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--> TABLE A.1 National User Facilities   Beam Characteristics       Facility Species Energies Technology Research Areas Thomas Jefferson National Accelerator Facility (VA) Continuous Electron Beam Accelerator Facility (CEBAF) Electrons 1-6 GeV Superconducting accelerator Polarized-electron beams Three simultaneous target stations Structure of hadrons Quark-gluon degrees of freedom in nuclei Electromagnetic response of nuclei Brookhaven National Laboratory (NY) Relativistic Heavy Ion Collider (RHIC) Heavy ions, protons 2 × (30-100) GeV/u 2 × (30-250) GeV Colliding beams Polarized-proton beams Superconducting magnets Quark-gluon plasma Hot compressed nucleonic matter Spin physics Massachusetts Institute of Technology Bates Linear Accelerator Center Electrons 0.1-1 GeV Polarized-electron beams Electron stretcher/storage ring Internal targets Fundamental symmetries and interactions Structure of hadrons and nuclei Spin structure of nucleons and nuclei Michigan State University National Superconducting Cyclotron Laboratory Light to very heavy ions 10-200 MeV/u Superconducting cyclotrons Superconducting magnets Radioactive beams Nuclear structure with radioactive beams Liquid-gas phase transition Nuclear astrophysics Indiana University Cyclotron Facility Protons, light ions 100-500 MeV Polarized, stored cooled beams Internal targets Nucleon-nucleon/meson interactions Spin structure of nuclei Fundamental symmetries and chirality Argonne National Laboratory (IL) Argonne Tandem Linac Accelerator System Light to very heavy ions 0.3-20 MeV/u Superconducting accelerator Selected radioactive beams Nuclear structure at the limits Nuclear astrophysics with radioactive beams Ion trapping and fundamental symmetries Oak Ridge National Laboratory (TN) Holifield Radioactive Ion Beam Facility Light to heavy ions 0.1-12 MeV/u Two-accelerator ISOL facility Radioactive beams Nuclear structure with radioactive beams Nuclear astrophysics Decay studies far off stability Lawrence Berkeley National Laboratory (CA) 88" Cyclotron Protons, light to very heavy ions 1-55 MeV 1-35 MeV/u ECR ion sources Rare-isotope beams Nuclear structure at the limits Heavy-element research Atom trapping and fundamental symmetries beams up to an energy of 1 GeV. The pulsed linac and the isochronous recirculator provide currents in excess of 80 µA at a duty-factor of up to 1 percent. The existing accelerator-recirculator system feeds the recently completed South Hall Ring, which will provide close to 100 percent-duty-factor beams. The 190 m-circumference ring will operate in the energy range up to 1 GeV at peak circulating currents of up to 80 mA, and extracted currents will be up to 50 µA. Three superconducting cyclotrons have been built at the National Superconducting Cyclotron Laboratory of Michigan State University (MSU/NSCL). Two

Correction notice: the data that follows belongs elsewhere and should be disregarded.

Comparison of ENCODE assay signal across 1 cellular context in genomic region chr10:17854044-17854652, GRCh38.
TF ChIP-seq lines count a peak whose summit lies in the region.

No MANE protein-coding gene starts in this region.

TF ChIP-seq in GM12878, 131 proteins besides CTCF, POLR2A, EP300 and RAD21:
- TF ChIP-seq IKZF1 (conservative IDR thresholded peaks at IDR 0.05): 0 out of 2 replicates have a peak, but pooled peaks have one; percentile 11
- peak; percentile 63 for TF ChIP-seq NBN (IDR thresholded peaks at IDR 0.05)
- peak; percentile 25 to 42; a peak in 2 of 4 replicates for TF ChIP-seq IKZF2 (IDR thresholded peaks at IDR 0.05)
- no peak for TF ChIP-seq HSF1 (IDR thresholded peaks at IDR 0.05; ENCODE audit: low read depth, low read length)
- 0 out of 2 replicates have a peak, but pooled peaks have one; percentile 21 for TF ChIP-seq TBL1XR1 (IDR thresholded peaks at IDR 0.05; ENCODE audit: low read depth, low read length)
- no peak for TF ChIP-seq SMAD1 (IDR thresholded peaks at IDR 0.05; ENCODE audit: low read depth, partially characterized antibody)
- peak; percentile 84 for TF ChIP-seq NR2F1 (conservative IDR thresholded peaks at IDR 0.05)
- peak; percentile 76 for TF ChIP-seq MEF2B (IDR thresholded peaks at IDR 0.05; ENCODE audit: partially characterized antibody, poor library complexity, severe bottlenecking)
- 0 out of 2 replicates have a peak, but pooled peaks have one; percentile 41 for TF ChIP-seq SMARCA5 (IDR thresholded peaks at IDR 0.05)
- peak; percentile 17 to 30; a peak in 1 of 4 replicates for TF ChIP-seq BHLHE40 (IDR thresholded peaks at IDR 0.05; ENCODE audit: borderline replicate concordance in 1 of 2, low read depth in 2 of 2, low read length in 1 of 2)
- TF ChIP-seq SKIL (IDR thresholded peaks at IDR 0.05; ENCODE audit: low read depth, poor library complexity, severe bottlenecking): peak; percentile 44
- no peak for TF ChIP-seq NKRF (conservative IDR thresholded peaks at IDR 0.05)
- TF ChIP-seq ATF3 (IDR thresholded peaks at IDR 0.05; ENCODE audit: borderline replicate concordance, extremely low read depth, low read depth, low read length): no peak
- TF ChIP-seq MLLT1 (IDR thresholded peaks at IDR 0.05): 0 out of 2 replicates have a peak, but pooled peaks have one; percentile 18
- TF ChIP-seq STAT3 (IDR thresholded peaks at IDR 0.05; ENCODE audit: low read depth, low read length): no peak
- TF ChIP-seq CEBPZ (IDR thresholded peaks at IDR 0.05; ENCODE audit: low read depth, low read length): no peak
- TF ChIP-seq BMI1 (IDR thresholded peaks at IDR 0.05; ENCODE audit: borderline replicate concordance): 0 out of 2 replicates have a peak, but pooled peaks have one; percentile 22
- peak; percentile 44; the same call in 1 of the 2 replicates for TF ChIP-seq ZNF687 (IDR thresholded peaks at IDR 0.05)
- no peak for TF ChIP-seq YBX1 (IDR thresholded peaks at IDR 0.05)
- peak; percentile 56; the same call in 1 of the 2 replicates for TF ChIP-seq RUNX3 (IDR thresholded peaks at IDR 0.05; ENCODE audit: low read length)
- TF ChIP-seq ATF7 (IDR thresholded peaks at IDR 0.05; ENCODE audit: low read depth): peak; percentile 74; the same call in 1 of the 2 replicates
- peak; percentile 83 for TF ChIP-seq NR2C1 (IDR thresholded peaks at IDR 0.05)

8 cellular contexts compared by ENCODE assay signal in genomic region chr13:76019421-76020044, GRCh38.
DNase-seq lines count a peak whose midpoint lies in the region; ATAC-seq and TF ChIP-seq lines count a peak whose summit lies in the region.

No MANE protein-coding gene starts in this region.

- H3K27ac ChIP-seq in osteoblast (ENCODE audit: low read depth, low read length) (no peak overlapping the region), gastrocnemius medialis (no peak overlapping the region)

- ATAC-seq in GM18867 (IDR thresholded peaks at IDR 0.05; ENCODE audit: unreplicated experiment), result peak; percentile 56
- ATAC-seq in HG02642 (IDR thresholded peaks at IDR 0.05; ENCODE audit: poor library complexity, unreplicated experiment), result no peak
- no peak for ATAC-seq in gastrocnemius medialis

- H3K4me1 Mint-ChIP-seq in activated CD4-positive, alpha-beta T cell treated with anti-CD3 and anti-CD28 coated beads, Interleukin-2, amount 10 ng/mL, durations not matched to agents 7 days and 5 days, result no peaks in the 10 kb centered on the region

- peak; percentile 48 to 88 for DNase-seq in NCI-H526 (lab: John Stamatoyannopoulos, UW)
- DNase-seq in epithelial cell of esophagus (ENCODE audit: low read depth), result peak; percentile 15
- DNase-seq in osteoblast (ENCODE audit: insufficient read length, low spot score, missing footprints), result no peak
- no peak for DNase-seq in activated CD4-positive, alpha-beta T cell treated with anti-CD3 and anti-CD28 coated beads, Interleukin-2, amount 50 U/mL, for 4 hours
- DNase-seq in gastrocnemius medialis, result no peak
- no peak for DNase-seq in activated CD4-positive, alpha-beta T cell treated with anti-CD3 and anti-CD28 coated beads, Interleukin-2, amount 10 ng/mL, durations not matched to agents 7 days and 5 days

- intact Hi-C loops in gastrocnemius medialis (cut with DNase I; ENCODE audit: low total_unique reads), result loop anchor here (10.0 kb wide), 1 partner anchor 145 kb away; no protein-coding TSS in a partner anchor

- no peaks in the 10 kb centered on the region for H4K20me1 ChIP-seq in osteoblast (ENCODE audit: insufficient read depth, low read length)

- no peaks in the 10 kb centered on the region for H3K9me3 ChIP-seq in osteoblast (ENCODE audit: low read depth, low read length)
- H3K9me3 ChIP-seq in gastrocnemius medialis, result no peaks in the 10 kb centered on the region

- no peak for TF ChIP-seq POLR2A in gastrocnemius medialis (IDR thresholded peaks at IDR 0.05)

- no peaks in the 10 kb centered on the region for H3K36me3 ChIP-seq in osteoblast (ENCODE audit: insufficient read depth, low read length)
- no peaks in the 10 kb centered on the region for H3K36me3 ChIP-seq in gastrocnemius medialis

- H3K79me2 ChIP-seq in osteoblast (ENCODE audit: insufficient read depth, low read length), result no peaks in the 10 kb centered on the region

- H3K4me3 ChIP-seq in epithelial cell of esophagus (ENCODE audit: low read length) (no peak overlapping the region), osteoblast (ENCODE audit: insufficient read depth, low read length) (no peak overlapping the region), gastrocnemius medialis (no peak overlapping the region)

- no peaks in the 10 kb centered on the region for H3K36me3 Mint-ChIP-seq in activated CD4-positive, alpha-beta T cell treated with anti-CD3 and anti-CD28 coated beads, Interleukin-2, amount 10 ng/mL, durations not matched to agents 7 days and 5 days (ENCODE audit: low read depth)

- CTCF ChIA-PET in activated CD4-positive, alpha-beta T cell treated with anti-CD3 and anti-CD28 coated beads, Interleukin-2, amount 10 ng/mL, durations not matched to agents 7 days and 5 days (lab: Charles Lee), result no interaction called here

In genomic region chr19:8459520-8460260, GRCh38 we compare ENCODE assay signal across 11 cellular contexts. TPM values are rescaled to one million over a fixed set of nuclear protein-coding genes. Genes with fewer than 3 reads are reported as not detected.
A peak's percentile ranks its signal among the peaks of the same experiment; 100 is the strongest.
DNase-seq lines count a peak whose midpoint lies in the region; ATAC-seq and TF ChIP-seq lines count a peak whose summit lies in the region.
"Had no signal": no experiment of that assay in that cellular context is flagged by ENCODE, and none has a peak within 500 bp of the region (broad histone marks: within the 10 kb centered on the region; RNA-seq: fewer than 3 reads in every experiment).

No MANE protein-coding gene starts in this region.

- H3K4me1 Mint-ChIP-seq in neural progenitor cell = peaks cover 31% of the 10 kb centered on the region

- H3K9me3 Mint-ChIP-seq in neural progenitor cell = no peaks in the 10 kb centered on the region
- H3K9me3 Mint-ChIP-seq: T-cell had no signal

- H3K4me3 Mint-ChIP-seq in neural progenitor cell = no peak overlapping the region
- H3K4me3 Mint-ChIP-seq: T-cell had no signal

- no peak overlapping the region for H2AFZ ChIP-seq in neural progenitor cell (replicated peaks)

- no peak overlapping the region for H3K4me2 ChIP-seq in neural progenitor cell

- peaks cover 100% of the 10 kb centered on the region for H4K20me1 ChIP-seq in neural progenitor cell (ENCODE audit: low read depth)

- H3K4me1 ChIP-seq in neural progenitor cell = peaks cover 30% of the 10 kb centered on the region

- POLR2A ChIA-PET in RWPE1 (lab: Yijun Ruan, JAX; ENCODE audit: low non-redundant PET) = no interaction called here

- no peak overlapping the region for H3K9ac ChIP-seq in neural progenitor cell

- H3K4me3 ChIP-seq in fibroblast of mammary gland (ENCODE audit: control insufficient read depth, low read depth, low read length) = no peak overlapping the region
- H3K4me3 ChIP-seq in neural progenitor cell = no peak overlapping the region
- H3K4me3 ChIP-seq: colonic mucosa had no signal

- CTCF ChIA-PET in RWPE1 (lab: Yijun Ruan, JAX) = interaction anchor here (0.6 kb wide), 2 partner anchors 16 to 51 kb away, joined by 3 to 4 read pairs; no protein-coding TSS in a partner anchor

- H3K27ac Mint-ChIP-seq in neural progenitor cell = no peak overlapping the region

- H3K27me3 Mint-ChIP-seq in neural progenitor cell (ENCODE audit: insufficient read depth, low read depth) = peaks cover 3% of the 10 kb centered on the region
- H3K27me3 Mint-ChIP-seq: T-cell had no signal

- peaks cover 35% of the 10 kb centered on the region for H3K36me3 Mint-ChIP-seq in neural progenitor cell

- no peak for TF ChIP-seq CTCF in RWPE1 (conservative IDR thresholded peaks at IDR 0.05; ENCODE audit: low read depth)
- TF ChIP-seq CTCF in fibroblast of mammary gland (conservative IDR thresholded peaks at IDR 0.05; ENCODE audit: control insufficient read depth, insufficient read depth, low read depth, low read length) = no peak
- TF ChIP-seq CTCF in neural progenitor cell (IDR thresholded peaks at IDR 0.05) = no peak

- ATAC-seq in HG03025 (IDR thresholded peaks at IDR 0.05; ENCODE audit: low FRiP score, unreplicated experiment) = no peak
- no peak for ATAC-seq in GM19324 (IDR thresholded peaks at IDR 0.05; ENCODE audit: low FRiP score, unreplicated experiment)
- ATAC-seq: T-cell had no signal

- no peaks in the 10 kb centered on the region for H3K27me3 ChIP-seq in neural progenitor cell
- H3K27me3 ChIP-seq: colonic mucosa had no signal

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--> of these, the K500 and the K1200, are currently being coupled in a program to upgrade the capabilities of the MSU system. The K500, the world's first superconducting cyclotron, operated from 1982 to 1988 in support of the nuclear physics program at MSU. The K1200 is the world's highest-energy (~ 10 GeV) continuous-wave (CW) cyclotron and has been used in support of the nuclear physics program since 1988. Both the K500 and the K1200 operate at 5T. The upgraded facility will provide intense, high-energy beams of heavy ions for in-flight fragmentation to produce intense secondary radioactive beams.